A Great and Necessary Measure, George Grenville and the Genesis of the Stamp Act, 1763-1765

University of Missouri Press, 1982 - 317 pages
George Grenville could have upheld Parliament's sovereignty, raised revenue, reduced smuggling, and asserted British control over the colonies by lowering the duty on foreign molasses imported into America from sixpence to one penny per gallon. But Grenville chose to set the duty at threepence instead, thereby irritating the mercantile community in the colonies. Would setting the molasses duty at one penny and collecting interest on paper currency have inspired Americans to resist parliamentary tyranny? Perhaps they would have; perhaps not. It does seem certain, though, that if resistance to these policies had occurred, it would have been a resistance shorn of substantial support from merchants, the agricultural elite of the northern colonies, and the planters of the South. In any crisis that might have arisen, Britain would have enjoyed far more support from these powerful groups in American society than she in fact did during the 1760s and 1770s. Thus, different decisions by Grenville might have totally prevented, considerably delayed, or essentially changed the American Revolution. How and why Grenville and his colleagues reached the fateful decisions are the questions examined in this book.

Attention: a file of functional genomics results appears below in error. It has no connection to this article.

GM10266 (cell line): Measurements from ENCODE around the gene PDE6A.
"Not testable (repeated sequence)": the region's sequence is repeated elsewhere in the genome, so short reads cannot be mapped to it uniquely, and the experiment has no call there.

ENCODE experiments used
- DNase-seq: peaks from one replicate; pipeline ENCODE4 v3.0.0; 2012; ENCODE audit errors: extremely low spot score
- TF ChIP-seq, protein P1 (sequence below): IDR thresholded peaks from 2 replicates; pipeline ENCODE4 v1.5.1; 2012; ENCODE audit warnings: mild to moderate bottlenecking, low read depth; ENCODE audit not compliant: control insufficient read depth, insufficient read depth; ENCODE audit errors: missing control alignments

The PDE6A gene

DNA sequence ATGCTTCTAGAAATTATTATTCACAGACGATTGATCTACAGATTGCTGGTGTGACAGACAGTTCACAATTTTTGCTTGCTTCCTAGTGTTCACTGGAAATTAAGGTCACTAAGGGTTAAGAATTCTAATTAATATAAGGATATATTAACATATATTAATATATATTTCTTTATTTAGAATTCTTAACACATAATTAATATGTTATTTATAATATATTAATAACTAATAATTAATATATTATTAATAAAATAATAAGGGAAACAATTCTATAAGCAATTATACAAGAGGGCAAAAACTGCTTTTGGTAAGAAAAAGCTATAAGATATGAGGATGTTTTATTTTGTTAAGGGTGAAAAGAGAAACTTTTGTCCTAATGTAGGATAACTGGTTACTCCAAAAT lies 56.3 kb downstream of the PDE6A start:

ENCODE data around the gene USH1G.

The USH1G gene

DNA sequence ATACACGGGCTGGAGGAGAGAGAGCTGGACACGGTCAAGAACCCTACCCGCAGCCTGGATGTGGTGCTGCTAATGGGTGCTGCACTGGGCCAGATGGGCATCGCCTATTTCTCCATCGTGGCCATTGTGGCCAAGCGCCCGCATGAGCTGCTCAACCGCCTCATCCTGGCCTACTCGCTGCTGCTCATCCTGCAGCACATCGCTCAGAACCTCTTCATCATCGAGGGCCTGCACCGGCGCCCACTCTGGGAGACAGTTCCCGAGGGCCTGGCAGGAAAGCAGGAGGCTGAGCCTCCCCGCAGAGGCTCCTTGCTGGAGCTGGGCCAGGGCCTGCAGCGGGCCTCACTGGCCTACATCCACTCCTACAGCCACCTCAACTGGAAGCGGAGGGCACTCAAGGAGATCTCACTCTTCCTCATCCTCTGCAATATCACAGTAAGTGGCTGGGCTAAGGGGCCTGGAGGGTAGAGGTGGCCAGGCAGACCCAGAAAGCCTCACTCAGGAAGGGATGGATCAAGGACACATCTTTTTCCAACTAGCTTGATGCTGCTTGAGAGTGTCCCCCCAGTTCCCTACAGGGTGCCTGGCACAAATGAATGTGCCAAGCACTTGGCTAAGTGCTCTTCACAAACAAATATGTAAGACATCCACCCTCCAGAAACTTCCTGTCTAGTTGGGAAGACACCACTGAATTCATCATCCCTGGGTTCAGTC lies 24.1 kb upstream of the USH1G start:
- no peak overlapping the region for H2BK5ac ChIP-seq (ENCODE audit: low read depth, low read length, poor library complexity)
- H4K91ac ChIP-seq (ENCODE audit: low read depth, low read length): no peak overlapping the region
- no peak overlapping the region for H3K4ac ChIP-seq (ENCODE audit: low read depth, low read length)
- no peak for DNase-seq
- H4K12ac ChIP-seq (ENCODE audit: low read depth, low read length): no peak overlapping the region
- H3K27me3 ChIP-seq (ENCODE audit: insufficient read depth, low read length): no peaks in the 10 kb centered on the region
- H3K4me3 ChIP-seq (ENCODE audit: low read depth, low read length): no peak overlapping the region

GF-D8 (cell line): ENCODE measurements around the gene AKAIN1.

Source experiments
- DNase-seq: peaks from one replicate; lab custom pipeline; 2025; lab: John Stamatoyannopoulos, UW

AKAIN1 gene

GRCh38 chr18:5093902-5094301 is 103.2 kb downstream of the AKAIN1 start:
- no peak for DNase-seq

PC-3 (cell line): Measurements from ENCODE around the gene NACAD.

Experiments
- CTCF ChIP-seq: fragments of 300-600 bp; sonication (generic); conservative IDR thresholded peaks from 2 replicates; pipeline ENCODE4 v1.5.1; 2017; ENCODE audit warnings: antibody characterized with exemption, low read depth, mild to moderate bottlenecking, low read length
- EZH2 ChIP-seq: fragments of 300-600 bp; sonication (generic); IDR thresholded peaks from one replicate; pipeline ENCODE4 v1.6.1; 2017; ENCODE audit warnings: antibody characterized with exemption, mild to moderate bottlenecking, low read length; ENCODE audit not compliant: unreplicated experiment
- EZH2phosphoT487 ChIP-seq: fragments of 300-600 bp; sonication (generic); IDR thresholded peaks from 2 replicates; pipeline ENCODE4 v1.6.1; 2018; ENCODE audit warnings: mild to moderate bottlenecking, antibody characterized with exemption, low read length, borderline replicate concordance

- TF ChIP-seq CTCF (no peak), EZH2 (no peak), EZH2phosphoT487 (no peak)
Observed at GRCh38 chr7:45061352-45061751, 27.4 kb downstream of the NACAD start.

À l'intérieur du livre

Table des matières

Droits d'auteur

9 autres sections non affichées

Autres éditions - Tout afficher

Expressions et termes fréquents

Informations bibliographiques